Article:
The financial situation or pecuniary hardship of a single owner affords no adequate grounds for putting forth this extraordinary power affecting other property owners as well as the public. In re Parker, supra; Prusik v. Board of Appeal, 160 N. E., 312 (Mass.) ; Thayer v. Board of Appeals, 157 Atl., 273 (Mass.); Norcross v. Board of Appeal, 255 Mass., 157, 150 N. E., 887; People v. Walsh, 227 N. Y. S., 570; In re Mark Block Holding Corp., 253 N. Y. S., 321.
“Unnecessary hardship” as used in the statute does not embrace the restriction of the desire to perform an act which would abrogate the very *111intent and purpose of the ordinance, amend, if not partially repeal, an act regularly adopted by the local Legislature, and create a means by which the entire ordinance could be frustrated at will by limitless exceptions. In re Mark Block Holding Corp., supra. It cannot be construed to include a hardship imposed upon all alike so as to effectuate the primary purpose and intent of the legislative body. Elizabeth City v. Aydlett, supra.
The board of adjustment authorized in the zoning statute, G. S., 160-178, is an administrative agency, acting in a quasi-judicial capacity. In re Pine Hill Cemeteries, supra. Its main function is to grant variance permits in exceptional cases, subject to court review. G. S., 160-178. In the exercise of this discretion, however, it is not left free to make any determination whatever that appeals to its sense of justice. It must abide by and comply with the rules of conduct provided by its charter— the local .ordinance enacted in accord with and by permission of the State zoning law.
Indeed the power of the board is expressly limited by the statute. It may “determine and vary” the application of the zoning regulations as set forth in the ordinance. G. S., 160-172. And upon hearing on appeal from the building inspector it may vary or modify any of the regulations and provisions of such ordinance relating to the use, construction or alteration of buildings or structures or the use of land. G. S., 160-178. However, the determination, variation or application must be “in harmony with their general purpose and intent and in accordance with general or specific rules therein contained,” G. S., 160-172, “so that the spirit of the ordinance shall be observed, public safety and welfare secured, and substantial justice done.” G. S., 160-178; Baker, Legal Aspects of Zoning, 98; Bassett, Zoning, 131-132.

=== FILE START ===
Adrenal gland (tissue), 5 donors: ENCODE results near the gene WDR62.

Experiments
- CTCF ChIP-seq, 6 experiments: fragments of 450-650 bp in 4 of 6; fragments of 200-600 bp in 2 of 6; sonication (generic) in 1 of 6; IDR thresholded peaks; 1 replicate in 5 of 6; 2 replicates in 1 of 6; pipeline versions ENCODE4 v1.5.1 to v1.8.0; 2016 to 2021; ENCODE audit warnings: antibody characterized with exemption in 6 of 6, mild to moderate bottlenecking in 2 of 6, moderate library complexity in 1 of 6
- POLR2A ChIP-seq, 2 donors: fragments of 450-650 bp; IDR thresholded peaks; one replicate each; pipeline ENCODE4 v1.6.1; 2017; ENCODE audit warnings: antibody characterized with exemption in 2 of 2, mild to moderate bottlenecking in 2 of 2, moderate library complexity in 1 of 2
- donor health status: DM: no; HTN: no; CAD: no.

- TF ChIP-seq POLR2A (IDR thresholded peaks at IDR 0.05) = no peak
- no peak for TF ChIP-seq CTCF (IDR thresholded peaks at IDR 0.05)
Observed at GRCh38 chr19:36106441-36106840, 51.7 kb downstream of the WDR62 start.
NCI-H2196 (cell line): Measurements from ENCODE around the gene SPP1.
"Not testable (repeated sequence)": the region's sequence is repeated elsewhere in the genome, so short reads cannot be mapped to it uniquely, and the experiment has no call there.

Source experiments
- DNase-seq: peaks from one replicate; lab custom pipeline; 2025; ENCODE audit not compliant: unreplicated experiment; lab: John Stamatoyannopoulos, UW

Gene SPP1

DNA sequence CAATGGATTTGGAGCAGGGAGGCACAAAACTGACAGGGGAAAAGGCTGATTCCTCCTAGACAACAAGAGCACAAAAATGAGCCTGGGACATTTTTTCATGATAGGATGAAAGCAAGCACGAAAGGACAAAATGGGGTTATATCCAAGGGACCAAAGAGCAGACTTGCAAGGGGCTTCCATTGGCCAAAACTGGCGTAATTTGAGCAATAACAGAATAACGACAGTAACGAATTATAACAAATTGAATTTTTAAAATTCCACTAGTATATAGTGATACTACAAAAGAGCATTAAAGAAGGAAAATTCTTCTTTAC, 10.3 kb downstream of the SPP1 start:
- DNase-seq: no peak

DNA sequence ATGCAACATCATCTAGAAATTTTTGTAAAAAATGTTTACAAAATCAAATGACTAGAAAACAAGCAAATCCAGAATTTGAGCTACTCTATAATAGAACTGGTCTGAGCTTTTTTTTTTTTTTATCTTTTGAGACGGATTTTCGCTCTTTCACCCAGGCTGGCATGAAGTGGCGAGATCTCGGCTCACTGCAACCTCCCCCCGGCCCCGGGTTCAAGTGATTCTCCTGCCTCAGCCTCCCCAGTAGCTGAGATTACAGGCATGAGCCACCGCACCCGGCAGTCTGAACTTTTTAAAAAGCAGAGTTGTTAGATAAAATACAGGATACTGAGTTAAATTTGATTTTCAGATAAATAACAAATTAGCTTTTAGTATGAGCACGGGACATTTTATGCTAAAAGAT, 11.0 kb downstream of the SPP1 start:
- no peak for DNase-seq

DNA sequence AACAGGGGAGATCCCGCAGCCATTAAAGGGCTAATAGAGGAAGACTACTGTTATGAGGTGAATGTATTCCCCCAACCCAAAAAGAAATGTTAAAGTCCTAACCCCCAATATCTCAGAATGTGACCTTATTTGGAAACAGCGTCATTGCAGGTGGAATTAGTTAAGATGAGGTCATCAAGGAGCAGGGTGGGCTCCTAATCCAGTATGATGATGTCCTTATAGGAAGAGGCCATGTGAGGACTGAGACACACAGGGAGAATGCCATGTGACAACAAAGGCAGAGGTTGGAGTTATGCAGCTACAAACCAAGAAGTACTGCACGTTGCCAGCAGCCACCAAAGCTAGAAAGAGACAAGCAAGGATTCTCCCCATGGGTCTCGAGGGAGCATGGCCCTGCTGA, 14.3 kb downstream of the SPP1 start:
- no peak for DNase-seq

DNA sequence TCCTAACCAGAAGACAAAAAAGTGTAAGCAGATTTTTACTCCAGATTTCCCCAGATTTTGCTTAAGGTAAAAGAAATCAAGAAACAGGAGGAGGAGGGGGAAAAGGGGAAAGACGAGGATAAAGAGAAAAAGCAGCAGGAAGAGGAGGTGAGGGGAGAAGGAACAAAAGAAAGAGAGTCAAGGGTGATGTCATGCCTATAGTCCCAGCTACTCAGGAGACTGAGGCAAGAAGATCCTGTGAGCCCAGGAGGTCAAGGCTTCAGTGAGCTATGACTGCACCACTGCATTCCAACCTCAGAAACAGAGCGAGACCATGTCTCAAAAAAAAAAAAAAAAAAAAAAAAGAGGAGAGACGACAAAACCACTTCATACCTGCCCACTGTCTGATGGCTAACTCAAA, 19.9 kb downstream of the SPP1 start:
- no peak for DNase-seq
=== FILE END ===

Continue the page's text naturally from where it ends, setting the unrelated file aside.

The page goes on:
Thus the power to “determine and vary” is limited to such variations and modifications as are in harmony with the general purpose and intent of the ordinance and do no violence to its spirit.
The plain intent and purpose of the statute is to permit, through the Board of Adjustment, the amelioration of the rigors of necessarily general zoning regulations by eliminating the necessity for a slavish adherence to the precise letter of the regulations where, in a given case, little or no good on the one side and undue hardship on the other would result from a literal enforcement.
The board cannot disregard the provisions of the statute or its regulations. It can merely “vary” them to prevent injustice when the strict letter of the provisions would work “unnecessary hardship.” People v. Clarke, 215 N. Y. S., 190; People v. Walsh, 208 N. Y. S., 571; People v. Walsh, 195 N. Y. S., 264; Welch v. Swasey, 193 Mass., 364, 79 N. E., 745; Metzenbaum, Law of Zoning, 259; Bassett, Zoning, 120-121.
*112In the absence of a zoning ordinance a mill or junk yard, a butcher shop or factory, a paint establishment, a grocery, bakery, repair or tin shop owner may locate his business in a residential section even while that district is in its prime, and, overnight, by such intrusion, drain away a considerable portion of the value of neighboring parcels. Every residence section is open to garages and filling stations, and sometimes an entire block of houses is reduced in value and made less desirable as residence property by the advent of one of them.